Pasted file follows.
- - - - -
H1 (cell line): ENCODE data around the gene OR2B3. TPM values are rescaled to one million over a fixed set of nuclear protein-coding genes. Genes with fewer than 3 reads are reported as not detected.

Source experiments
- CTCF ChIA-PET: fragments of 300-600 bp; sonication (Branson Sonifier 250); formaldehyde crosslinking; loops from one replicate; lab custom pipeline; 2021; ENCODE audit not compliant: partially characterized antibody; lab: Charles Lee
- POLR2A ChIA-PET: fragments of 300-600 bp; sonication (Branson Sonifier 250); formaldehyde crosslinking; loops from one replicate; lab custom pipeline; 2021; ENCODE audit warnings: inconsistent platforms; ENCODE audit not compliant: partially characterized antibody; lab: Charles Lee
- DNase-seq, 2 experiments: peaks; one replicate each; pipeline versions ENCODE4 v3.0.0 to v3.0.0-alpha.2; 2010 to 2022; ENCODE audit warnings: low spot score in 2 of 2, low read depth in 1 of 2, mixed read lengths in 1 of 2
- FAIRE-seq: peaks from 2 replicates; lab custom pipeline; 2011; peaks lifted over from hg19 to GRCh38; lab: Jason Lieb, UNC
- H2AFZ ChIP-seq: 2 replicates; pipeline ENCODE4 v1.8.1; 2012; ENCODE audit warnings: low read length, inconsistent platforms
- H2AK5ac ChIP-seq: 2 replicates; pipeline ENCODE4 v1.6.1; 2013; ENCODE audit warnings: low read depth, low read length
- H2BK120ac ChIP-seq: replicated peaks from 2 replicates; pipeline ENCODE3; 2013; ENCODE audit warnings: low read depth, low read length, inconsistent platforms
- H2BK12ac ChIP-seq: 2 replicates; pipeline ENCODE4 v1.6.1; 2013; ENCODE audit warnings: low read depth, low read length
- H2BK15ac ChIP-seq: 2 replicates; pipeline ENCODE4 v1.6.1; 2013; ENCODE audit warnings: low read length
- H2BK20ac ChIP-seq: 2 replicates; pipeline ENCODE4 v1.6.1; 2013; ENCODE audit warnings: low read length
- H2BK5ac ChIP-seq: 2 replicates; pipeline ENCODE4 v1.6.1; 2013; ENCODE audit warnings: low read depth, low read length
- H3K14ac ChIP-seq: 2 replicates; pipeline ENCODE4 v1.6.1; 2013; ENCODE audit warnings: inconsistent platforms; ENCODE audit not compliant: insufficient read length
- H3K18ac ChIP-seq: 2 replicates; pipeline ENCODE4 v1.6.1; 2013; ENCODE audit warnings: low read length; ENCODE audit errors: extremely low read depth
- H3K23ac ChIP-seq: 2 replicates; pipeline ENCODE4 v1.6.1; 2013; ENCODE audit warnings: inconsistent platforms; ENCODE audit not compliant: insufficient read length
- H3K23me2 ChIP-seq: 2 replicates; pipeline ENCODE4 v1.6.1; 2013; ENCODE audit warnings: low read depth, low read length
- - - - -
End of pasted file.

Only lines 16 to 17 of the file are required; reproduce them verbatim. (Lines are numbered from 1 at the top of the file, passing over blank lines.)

- H3K23ac ChIP-seq: 2 replicates; pipeline ENCODE4 v1.6.1; 2013; ENCODE audit warnings: inconsistent platforms; ENCODE audit not compliant: insufficient read length
- H3K23me2 ChIP-seq: 2 replicates; pipeline ENCODE4 v1.6.1; 2013; ENCODE audit warnings: low read depth, low read length